Timothy Ferris swears by it. Escape the 9 to 5, live anywhere, and join the new rich. Live the dream of a four-hour work week. Work smarter, not harder. Outsource your life, from cooking your meals to building your website to walking your dog. Everything goes.
There are tons of willing people ready to help you achieve a life of luxury – or at least take on your most hated chores. Before you kick up your feet and relax, though, you have to find the best people to take over for you.
Poor providers end up costing more in the long run. Hey, you have to pay someone else to clean up the mess, right? Worse, you may have no money left and end up picking up the pieces on your own.
Choosing a person for outsourcing isn’t easy. Should you pay more? Does that mean better work? Should you pay less and save money? Who is best? Should the person have credentials, a degree or experience? Is the most popular a better choice? Should you give people fresh in the business a break?
That all depends, and there are no right or wrong answers. But there is a nice checklist of what to look for in someone you think you’d like to work with:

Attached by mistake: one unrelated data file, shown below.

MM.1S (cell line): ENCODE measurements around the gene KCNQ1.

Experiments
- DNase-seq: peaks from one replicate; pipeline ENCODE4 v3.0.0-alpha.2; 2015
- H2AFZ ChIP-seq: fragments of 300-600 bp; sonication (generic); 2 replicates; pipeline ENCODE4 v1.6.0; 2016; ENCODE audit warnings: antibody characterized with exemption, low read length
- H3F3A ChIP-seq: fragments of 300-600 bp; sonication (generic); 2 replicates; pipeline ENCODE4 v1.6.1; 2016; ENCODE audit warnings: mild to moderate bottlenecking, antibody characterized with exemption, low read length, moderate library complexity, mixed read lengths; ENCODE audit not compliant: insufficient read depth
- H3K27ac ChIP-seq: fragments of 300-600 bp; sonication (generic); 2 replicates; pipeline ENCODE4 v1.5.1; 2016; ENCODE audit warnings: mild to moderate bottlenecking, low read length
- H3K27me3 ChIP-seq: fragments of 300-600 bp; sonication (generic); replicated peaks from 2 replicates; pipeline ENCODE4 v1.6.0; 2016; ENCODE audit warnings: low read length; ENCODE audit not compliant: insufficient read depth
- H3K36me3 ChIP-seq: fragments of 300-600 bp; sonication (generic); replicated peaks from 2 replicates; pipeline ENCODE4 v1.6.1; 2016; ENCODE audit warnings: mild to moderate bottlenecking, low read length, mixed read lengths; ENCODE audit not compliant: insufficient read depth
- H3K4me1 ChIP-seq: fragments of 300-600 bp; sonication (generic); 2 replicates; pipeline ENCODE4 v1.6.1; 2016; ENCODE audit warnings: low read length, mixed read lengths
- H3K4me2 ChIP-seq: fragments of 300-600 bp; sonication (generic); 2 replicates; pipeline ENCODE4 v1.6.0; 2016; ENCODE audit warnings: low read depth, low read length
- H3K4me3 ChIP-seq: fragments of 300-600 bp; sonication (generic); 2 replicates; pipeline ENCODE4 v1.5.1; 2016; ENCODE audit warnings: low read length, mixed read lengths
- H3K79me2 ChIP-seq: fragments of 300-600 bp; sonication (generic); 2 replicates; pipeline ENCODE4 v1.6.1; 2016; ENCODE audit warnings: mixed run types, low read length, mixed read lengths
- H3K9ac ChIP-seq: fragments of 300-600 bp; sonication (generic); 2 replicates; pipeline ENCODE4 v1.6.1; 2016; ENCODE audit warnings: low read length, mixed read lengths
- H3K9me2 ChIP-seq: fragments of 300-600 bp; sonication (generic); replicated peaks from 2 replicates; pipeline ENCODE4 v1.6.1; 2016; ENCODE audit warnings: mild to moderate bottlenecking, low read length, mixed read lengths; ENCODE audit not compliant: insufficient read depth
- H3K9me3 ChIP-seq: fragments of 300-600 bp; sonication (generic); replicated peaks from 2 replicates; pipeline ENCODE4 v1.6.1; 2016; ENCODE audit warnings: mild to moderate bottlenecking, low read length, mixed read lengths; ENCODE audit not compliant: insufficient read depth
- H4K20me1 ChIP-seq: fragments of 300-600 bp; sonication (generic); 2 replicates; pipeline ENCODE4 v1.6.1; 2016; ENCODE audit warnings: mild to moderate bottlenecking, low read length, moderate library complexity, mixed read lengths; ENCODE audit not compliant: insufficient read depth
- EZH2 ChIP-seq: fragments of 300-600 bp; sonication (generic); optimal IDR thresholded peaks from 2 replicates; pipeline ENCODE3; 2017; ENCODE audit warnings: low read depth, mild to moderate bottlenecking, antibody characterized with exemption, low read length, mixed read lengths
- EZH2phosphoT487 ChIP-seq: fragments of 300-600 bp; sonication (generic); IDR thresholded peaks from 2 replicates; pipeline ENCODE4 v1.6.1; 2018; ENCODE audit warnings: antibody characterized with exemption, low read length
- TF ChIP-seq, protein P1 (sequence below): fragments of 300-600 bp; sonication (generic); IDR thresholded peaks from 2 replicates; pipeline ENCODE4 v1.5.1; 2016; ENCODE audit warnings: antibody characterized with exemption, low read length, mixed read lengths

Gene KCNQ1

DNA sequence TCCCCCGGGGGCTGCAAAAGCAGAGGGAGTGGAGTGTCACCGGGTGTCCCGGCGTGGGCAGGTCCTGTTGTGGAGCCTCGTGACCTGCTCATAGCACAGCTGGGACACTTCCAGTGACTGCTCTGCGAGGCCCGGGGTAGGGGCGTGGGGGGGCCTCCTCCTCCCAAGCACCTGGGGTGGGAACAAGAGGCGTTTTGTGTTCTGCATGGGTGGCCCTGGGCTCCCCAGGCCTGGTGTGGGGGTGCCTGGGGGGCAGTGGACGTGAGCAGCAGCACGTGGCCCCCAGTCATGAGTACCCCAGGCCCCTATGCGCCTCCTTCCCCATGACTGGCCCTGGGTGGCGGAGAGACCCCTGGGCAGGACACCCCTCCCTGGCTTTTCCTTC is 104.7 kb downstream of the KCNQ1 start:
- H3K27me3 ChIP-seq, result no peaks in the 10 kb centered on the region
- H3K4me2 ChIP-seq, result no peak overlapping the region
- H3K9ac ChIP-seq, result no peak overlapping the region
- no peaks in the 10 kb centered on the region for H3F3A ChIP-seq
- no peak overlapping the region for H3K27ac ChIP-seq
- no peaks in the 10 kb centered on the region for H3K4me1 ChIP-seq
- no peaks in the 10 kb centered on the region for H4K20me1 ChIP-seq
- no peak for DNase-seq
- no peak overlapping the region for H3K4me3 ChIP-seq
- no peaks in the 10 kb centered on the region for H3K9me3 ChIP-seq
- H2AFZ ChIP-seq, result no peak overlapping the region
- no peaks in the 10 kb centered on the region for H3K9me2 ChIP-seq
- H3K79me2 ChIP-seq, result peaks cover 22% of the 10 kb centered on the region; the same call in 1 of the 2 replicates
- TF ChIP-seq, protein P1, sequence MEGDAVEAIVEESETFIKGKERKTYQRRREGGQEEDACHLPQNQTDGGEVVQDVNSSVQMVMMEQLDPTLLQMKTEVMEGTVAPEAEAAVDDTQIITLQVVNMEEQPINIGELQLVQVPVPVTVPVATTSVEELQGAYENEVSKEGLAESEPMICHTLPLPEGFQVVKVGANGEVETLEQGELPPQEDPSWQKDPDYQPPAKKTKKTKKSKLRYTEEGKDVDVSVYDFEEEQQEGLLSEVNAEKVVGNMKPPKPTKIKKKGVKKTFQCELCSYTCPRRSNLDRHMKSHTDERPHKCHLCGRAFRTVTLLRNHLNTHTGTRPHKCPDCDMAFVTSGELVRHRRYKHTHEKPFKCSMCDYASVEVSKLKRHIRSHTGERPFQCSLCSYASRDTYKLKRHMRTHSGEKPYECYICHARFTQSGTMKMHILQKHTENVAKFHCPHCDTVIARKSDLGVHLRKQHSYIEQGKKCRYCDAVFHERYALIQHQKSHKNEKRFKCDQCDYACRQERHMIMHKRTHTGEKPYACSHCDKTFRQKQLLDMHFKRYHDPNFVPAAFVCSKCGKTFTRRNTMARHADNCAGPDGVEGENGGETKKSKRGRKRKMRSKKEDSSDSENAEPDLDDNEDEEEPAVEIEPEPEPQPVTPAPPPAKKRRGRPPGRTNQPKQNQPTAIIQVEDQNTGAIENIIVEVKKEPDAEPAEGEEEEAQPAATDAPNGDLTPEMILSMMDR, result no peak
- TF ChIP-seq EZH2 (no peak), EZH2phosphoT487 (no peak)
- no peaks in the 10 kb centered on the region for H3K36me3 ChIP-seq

- Quality products or services
- References you can contact
- A good reputation
- Available samples or a portfolio
- A willingness to negotiate
- A friendly and flexible attitude
- Dependability and reliability
- Courage without cockiness
- Initiative and self-motivation
- Expertise and skills
- Relevant education or hands-on experience
- A clean, neat appearance
- Professional communication
Notice one thing: Price isn’t on that list. Never shop by price, no matter what you’re buying
Choose someone that makes you feel confident, reassured and comfortable. The people who take over your duties, chores and responsibilities have to be trustworthy. You don’t need the added stress of worrying whether deadlines will be met, whether the job will be done right, or whether the person can even handle the job at all.
Find people who can handle your needs and who let you have peace of mind. Then go kick back and put your feet up to start enjoying the theory of working smarter, not harder.
Your turn: What else would you put on that list of qualifiers to round it out? What do you look for in a great person to work with?